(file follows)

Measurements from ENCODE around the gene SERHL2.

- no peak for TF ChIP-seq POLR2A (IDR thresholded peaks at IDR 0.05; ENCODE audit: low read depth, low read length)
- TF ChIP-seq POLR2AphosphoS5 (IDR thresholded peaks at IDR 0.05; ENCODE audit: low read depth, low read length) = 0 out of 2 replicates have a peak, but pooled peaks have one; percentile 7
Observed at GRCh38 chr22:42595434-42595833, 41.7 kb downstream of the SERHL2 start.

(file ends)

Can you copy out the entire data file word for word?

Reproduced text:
Measurements from ENCODE around the gene SERHL2.

- no peak for TF ChIP-seq POLR2A (IDR thresholded peaks at IDR 0.05; ENCODE audit: low read depth, low read length)
- TF ChIP-seq POLR2AphosphoS5 (IDR thresholded peaks at IDR 0.05; ENCODE audit: low read depth, low read length) = 0 out of 2 replicates have a peak, but pooled peaks have one; percentile 7
Observed at GRCh38 chr22:42595434-42595833, 41.7 kb downstream of the SERHL2 start.